RISK AND CONSEQUENCE

Reducing the Consequence of a Risk

Over the many years SOS has been in operation and auditing we have reviewed many risk assessments, SWMS, JHA’s/JSA’s etc. This was either for a direct client or client’s contractors (including sub-contractors). One item that seems to pop up on a regular basis when a person/people are conducting and writing up the assessment is that they have reduced the severity of the consequences of a hazard i.e. Major – minor.

However, further analysis of these assessments indicate many reduced consequences are based on either administrative controls or PPE controls (This can lead to unwanted outcomes later if procedures weren’t followed or PPE not applied)! They haven’t appeared to consider other higher level controls or identify that the likelihood would reduce but not the consequence (based on these admin / PPE controls).

There are several options for risk control:

  • Controls that reduce the likelihood of the hazardous event or hazard.
  • Controls that reduce the consequences of the hazardous event or hazard.
  • Controls that reduce both likelihood and consequence.

Risk assessments are conducted utilising the Hierarchy of Control either as an individual control or a combination of controls. Eliminating the hazard and risk is the highest level of control in the hierarchy, followed by reducing the risk through substitution, isolation and engineering controls, then through administrative controls/ Reducing risk through PPE is the lowest level of control.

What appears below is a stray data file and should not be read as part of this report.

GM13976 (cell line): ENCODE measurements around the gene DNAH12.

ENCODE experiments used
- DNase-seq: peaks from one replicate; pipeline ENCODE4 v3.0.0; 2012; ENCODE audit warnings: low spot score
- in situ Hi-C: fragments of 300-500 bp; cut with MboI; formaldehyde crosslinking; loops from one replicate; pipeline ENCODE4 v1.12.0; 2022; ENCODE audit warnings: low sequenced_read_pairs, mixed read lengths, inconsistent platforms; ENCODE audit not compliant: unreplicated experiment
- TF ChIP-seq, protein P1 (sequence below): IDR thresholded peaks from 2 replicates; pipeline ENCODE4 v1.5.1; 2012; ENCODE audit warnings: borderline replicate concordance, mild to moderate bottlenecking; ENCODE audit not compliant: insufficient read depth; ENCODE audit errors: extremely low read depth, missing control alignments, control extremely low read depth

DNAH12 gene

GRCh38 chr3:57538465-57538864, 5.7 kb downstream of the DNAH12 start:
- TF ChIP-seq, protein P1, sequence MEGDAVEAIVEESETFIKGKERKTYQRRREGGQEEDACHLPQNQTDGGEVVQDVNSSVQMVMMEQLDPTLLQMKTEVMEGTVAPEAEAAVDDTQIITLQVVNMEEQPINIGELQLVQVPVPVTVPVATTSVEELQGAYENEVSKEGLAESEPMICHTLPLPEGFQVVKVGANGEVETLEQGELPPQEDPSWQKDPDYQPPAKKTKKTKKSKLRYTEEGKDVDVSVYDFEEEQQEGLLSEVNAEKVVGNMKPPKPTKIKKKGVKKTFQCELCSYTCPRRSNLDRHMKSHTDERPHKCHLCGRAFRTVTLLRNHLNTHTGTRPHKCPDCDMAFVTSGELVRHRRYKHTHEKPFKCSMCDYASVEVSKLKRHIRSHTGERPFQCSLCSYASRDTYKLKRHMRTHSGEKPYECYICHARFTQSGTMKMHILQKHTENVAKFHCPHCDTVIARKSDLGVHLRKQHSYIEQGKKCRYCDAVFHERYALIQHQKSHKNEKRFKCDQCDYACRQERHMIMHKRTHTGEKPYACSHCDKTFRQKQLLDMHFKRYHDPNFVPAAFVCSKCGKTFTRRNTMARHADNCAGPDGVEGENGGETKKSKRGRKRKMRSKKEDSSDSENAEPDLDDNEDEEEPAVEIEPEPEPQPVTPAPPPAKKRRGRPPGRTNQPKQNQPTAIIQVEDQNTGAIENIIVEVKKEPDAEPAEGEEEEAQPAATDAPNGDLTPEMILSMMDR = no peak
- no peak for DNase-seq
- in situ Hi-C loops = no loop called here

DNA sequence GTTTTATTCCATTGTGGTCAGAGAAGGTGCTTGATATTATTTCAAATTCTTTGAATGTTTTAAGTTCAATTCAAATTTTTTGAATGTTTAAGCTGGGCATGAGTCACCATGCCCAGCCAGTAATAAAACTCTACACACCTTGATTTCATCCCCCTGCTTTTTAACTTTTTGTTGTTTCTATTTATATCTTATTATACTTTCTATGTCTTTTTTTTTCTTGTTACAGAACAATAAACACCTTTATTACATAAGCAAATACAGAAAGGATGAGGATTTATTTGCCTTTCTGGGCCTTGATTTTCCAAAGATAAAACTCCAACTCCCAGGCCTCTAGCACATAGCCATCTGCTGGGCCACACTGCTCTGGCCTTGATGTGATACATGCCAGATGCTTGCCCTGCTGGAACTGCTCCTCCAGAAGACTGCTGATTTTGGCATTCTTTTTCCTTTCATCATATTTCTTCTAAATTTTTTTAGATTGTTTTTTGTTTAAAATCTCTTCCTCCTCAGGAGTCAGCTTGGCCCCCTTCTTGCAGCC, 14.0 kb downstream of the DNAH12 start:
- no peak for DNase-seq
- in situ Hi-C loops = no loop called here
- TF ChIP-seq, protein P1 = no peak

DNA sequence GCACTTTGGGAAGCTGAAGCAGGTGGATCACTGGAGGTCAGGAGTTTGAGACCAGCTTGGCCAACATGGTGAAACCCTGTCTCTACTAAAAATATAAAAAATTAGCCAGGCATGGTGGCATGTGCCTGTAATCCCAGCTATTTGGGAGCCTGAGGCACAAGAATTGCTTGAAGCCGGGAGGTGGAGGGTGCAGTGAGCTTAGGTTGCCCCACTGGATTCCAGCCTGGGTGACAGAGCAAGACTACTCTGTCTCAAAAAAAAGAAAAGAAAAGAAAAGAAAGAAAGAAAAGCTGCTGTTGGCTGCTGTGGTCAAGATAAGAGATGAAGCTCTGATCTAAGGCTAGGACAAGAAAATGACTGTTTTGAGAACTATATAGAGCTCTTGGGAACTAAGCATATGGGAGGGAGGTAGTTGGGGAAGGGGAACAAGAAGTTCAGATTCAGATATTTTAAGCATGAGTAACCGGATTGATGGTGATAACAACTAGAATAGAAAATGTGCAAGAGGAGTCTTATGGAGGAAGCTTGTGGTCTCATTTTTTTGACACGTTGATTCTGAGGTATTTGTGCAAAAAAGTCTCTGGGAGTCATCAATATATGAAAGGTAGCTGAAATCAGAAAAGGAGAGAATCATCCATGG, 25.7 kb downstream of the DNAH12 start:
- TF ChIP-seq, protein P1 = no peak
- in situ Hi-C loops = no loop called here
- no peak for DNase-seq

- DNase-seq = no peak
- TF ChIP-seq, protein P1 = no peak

Hierarchy of Control examples:

Elimination Control:

  • During the design phase you place the air conditioner on the ground and not on the roof you eliminate the working at height issues when installing it or maintaining it.

Substitution Control:

  • Substitute the air conditioner for a thermal mass maze.
  • When installing and maintaining air conditioner, utilise battery powered portable tools.

Isolation Control:

  • When conducting maintenance of the air conditioner disconnect the air conditioner from the electrical power source

Engineering Control:

  • Place guarding around the fan belt and fan areas to reduce the chances of the cutting and entanglement hazards.

Administrative Controls:

  • Tag out procedure when performing maintenance on the Air conditioner
  • Tag out sign / tag.

 Personal Protective Equipment Controls

  • Wear gloves

Generally, consequence will not be reduced unless the hazard is eliminated or substituted.

If you do need any assistance in reviewing your current risk assessments get in contact with us.

https://www.commerce.wa.gov.au/worksafe/how-get-started

https://www.safeworkaustralia.gov.au/covid-19-information-workplaces/industry-information/agriculture/risk-assessment

https://www.worksafe.vic.gov.au/pdf/hierarchy-control

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